Although the heat dissipation device 140 illustrated in FIG. 1 shows the heat dissipation device footing 162 as a single material, the embodiments of the present description are not so limited. As also shown in FIG. 5, in further embodiments of the present description, the heat dissipation device 140 may consist of at least two parts, wherein a main portion 165 of the heat dissipation device 140 and the at least one heat dissipation device footing 162 are separate parts. As shown, the heat dissipation device footing 162 may be attached to the first surface 142 of the heat dissipation device 140 with an adhesive or sealant layer 166. Although fabricating the heat dissipation device 140 as a multiple piece assembly will take additional assembly steps, it may make the fabrication of the heat dissipation device 140 easier, as a whole. The heat dissipation device footing 162 may be a plurality of walls, pillars, or the like, or may be a single “picture frame” structure surrounding the integrated circuit devices 1101, 1102, and 1103. The adhesive or sealant layer 166 may be any appropriate material, including, but not limited to silicones (such as polydimethylsiloxane), epoxies, and the like. In one embodiment, the adhesive or sealant layer 166 may be the same as the attachment adhesive or sealant layer 164.

FIG. 6 is a flow chart of a process 300 of fabricating an integrated circuit structure according to an embodiment of the present description. As set forth in block 310, a substrate may be formed. A first integrated circuit device may be electrically coupled to the substrate, as set forth in block 320. As set forth in block 330, a second integrated circuit device may be electrically coupled to the first integrated circuit device. At least one unidirectional heat transfer device may be formed between the first integrated circuit device and the second integrated circuit device, as set forth in block 340. As set forth in block 350, a heat dissipation device may be thermally coupled to the second integrated circuit device.

FIG. 7 illustrates an electronic or computing device 400 in accordance with one implementation of the present description. The computing device 400 may include a housing 401 having a board 402 disposed therein. The board 402 may include a number of integrated circuit components, including but not limited to a processor 404, at least one communication chip 406A, 406B, volatile memory 408 (e.g., DRAM), non-volatile memory 410 (e.g., ROM), flash memory 412, a graphics processor or CPU 414, a digital signal processor (not shown), a crypto processor (not shown), a chipset 416, an antenna, a display (touchscreen display), a touchscreen controller, a battery, an audio codec (not shown), a video codec (not shown), a power amplifier (AMP), a global positioning system (GPS) device, a compass, an accelerometer (not shown), a gyroscope (not shown), a speaker, a camera, and a mass storage device (not shown) (such as hard disk drive, compact disk (CD), digital versatile disk (DVD), and so forth). Any of the integrated circuit components may be physically and electrically coupled to the board 402. In some implementations, at least one of the integrated circuit components may be a part of the processor 404.

The communication chip enables wireless communications for the transfer of data to and from the computing device. The term “wireless” and its derivatives may be used to describe circuits, devices, systems, methods, techniques, communications channels, etc., that may communicate data through the use of modulated electromagnetic radiation through a non-solid medium. The term does not imply that the associated devices do not contain any wires, although in some embodiments they might not. The communication chip may implement any of a number of wireless standards or protocols, including but not limited to Wi-Fi (IEEE 802.11 family), WiMAX (IEEE 802.16 family), IEEE 802.20, long term evolution (LTE), Ev-DO, HSPA+, HSDPA+, HSUPA+, EDGE, GSM, GPRS, CDMA, TDMA, DECT, Bluetooth, derivatives thereof, as well as any other wireless protocols that are designated as 3G, 4G, 5G, and beyond. The computing device may include a plurality of communication chips. For instance, a first communication chip may be dedicated to shorter range wireless communications such as Wi-Fi and Bluetooth and a second communication chip may be dedicated to longer range wireless communications such as GPS, EDGE, GPRS, CDMA, WiMAX, LTE, Ev-DO, and others.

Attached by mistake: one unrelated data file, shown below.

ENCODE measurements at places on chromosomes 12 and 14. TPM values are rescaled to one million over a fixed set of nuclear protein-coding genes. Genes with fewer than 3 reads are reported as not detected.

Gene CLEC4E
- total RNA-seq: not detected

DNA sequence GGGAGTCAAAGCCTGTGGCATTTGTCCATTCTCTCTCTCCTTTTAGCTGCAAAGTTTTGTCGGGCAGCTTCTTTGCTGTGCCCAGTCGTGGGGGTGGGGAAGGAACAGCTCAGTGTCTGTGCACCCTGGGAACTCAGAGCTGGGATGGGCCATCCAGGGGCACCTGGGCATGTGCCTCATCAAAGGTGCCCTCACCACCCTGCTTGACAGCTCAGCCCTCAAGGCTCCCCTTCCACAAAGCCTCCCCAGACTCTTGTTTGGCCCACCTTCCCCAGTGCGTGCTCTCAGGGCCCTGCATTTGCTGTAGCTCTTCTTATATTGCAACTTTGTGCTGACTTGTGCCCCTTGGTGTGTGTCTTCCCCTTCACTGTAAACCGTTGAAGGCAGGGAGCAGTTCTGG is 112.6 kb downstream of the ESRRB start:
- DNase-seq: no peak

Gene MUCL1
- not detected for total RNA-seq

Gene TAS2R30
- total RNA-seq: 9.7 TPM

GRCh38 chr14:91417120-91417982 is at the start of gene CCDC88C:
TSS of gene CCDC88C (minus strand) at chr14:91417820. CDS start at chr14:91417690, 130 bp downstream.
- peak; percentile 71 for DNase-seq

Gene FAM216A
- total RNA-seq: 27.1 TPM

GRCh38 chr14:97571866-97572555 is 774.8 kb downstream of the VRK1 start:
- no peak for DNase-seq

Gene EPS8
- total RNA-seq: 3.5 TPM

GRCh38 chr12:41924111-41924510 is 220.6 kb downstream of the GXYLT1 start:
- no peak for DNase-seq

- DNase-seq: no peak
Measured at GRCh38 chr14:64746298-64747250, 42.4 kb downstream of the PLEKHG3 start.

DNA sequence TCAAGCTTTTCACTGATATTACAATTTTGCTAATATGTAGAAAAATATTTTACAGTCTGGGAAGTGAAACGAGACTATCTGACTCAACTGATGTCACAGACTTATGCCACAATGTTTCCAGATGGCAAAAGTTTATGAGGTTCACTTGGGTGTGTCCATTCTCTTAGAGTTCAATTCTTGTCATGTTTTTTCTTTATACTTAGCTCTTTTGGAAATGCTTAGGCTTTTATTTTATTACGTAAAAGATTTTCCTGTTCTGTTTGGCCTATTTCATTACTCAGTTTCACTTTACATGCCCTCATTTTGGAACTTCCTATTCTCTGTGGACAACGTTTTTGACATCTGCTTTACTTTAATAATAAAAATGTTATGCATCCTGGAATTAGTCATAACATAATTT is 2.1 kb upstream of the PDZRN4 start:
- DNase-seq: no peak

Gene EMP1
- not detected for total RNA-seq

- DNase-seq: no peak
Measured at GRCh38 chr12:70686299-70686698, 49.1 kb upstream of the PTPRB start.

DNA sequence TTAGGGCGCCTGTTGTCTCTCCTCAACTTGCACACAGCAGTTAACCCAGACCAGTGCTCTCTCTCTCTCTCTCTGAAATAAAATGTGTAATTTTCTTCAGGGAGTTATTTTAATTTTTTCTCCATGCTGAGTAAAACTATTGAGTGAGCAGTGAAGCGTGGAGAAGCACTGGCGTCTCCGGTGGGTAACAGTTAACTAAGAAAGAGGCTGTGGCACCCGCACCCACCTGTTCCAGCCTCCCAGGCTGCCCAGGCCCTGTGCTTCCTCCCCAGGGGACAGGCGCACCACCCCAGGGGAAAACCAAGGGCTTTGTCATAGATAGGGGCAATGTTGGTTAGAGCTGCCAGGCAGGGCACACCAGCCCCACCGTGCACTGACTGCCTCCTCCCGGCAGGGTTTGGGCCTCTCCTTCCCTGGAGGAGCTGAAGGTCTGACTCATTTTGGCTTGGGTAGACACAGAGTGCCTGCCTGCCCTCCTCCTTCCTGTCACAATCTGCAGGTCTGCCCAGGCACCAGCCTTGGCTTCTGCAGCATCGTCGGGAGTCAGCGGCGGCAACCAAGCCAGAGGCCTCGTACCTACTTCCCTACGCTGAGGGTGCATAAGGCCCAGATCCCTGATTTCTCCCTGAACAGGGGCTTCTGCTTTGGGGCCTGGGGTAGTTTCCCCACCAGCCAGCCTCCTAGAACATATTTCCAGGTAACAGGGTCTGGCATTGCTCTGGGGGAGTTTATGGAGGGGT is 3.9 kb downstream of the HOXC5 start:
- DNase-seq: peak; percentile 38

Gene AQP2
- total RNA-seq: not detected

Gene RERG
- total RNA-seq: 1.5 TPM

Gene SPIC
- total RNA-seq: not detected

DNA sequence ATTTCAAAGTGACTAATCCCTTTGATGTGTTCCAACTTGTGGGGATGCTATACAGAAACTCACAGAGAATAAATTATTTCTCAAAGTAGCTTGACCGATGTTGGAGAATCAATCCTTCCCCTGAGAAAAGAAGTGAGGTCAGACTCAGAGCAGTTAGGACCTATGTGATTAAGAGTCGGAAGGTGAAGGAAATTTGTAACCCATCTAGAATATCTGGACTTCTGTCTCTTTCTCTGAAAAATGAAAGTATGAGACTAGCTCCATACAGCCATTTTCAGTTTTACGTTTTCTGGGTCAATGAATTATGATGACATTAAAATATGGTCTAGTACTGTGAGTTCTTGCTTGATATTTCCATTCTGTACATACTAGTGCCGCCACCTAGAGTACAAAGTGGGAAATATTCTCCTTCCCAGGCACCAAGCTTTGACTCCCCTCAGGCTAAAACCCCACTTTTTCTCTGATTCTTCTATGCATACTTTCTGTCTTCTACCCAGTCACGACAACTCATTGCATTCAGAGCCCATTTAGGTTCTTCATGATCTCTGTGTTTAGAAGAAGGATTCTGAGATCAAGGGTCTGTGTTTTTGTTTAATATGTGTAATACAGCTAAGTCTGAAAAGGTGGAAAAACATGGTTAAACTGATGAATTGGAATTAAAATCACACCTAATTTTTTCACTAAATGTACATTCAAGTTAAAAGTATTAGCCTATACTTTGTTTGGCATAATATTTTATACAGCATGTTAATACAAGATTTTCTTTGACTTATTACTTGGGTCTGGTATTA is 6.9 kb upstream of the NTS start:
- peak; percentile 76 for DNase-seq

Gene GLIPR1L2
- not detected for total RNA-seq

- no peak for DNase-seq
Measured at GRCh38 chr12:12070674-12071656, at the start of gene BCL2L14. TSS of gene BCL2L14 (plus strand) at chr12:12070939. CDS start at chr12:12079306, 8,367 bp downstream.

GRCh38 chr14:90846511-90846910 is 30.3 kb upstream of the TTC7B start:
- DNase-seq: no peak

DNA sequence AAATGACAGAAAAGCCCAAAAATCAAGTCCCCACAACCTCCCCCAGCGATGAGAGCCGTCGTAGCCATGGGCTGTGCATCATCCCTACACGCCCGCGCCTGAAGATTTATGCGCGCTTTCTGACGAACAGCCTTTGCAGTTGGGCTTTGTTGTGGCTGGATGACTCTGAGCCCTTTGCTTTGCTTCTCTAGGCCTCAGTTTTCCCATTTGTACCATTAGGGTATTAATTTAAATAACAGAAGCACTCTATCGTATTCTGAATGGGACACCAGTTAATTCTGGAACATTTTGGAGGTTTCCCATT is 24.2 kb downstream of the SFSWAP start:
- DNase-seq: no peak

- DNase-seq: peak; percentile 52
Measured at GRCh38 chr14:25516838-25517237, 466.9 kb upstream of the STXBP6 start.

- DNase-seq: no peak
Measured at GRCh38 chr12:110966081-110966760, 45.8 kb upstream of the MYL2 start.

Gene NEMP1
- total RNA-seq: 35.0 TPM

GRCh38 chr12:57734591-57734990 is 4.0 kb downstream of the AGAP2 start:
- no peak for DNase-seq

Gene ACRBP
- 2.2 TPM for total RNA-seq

The term “processor” may refer to any device or portion of a device that processes electronic data from registers and/or memory to transform that electronic data into other electronic data that may be stored in registers and/or memory.

At least one of the integrated circuit components may include an integrated circuit structure thermal solution comprising a first integrated circuit device, a second integrated circuit device stacked on the first integrated circuit device, and at least one unidirectional heat transfer element between the first integrated circuit device and the second integrated circuit device.

In various implementations, the computing device may be a laptop, a netbook, a notebook, an ultrabook, a smartphone, a tablet, a personal digital assistant (PDA), an ultra-mobile PC, a mobile phone, a desktop computer, a server, a printer, a scanner, a monitor, a set-top box, an entertainment control unit, a digital camera, a portable music player, or a digital video recorder. In further implementations, the computing device may be any other electronic device that processes data.

It is understood that the subject matter of the present description is not necessarily limited to specific applications illustrated in FIGS. 1-7. The subject matter may be applied to other integrated circuit devices and assembly applications, as well as any appropriate electronic application, as will be understood to those skilled in the art.